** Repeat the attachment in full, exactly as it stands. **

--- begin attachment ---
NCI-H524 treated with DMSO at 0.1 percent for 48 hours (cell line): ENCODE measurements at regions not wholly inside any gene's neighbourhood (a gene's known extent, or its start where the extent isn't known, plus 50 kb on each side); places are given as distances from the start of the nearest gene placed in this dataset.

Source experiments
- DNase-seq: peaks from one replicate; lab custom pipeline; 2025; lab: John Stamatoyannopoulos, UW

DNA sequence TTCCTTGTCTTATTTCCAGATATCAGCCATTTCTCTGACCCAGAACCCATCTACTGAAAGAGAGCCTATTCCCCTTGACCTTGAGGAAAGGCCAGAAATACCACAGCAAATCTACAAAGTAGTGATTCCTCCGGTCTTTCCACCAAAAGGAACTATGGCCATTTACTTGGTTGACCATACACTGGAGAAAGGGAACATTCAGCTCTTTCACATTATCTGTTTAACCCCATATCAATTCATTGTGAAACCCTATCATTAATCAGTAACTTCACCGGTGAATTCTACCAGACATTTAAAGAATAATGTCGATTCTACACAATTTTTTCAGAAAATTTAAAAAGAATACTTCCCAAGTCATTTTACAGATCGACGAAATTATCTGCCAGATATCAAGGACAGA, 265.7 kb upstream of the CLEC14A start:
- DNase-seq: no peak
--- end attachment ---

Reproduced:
NCI-H524 treated with DMSO at 0.1 percent for 48 hours (cell line): ENCODE measurements at regions not wholly inside any gene's neighbourhood (a gene's known extent, or its start where the extent isn't known, plus 50 kb on each side); places are given as distances from the start of the nearest gene placed in this dataset.

Source experiments
- DNase-seq: peaks from one replicate; lab custom pipeline; 2025; lab: John Stamatoyannopoulos, UW

DNA sequence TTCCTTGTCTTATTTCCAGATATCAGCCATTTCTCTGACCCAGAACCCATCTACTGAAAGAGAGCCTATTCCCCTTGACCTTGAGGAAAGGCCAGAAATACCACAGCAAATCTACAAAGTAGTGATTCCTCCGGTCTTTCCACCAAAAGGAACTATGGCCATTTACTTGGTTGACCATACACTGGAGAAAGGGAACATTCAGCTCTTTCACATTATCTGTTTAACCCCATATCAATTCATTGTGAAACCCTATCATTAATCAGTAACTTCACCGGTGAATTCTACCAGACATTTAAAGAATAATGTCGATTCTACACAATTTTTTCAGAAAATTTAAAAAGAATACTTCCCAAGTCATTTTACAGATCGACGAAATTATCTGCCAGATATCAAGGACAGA, 265.7 kb upstream of the CLEC14A start:
- DNase-seq: no peak